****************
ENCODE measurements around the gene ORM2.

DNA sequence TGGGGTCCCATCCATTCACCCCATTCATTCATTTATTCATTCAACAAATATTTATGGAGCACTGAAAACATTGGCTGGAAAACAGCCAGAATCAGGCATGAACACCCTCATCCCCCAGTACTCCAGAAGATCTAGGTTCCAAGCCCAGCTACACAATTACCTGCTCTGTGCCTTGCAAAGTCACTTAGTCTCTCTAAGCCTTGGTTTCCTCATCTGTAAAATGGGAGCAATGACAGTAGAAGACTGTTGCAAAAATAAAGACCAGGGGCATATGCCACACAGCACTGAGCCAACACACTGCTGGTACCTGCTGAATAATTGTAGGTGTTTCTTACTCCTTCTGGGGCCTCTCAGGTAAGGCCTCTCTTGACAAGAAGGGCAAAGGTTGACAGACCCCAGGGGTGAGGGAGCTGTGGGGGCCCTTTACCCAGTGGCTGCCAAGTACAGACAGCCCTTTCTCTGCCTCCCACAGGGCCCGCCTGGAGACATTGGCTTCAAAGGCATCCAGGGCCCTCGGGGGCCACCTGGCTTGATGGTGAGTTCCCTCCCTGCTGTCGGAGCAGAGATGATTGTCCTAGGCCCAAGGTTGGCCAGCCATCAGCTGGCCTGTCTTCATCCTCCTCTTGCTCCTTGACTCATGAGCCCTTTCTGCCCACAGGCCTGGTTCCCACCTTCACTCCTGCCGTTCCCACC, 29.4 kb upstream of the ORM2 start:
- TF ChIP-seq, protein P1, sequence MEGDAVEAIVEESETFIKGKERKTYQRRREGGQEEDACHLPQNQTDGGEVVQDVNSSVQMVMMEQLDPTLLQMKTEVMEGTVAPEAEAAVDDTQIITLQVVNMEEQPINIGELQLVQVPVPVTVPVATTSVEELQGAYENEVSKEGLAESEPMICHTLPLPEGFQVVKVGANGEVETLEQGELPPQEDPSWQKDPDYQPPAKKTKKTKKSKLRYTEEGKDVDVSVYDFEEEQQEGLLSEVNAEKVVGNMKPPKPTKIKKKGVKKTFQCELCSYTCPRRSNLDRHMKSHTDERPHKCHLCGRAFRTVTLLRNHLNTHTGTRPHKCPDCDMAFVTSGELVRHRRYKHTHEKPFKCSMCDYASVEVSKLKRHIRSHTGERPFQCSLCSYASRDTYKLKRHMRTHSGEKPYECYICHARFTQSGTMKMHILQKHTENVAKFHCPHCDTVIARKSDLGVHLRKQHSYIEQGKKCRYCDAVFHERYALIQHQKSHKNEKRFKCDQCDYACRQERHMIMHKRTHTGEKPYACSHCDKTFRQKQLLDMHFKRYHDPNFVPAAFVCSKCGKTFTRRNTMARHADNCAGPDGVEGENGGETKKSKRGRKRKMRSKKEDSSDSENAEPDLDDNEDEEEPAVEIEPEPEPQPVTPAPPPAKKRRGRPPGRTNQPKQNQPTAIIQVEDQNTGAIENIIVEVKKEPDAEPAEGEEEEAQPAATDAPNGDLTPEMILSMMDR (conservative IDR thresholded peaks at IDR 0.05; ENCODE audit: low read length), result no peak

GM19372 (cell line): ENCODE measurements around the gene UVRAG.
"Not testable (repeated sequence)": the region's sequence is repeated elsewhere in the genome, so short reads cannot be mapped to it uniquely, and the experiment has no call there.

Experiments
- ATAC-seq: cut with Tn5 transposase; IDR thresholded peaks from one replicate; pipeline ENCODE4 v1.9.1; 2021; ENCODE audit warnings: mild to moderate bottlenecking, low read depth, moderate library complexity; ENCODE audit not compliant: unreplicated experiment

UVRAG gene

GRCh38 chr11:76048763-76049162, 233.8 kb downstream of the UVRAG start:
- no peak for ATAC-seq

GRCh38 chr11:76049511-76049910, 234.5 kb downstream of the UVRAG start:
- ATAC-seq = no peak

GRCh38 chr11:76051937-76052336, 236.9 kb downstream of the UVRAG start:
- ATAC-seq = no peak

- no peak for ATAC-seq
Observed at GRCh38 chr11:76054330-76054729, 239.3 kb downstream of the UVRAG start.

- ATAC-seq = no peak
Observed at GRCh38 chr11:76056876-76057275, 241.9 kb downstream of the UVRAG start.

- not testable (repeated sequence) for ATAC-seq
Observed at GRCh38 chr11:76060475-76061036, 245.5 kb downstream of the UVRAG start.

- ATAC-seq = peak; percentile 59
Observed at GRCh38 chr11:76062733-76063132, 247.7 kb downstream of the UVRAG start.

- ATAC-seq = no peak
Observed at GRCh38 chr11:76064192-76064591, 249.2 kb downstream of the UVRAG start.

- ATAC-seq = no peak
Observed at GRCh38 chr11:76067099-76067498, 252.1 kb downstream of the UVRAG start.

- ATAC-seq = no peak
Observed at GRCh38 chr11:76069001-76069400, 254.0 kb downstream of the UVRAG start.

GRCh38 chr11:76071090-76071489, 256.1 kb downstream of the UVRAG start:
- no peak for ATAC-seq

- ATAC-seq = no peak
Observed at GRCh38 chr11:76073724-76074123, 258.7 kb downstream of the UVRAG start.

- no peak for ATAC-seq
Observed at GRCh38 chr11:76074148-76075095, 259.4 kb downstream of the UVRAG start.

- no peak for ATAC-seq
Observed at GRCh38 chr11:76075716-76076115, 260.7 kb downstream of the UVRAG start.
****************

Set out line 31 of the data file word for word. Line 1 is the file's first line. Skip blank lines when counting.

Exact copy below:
- ATAC-seq = no peak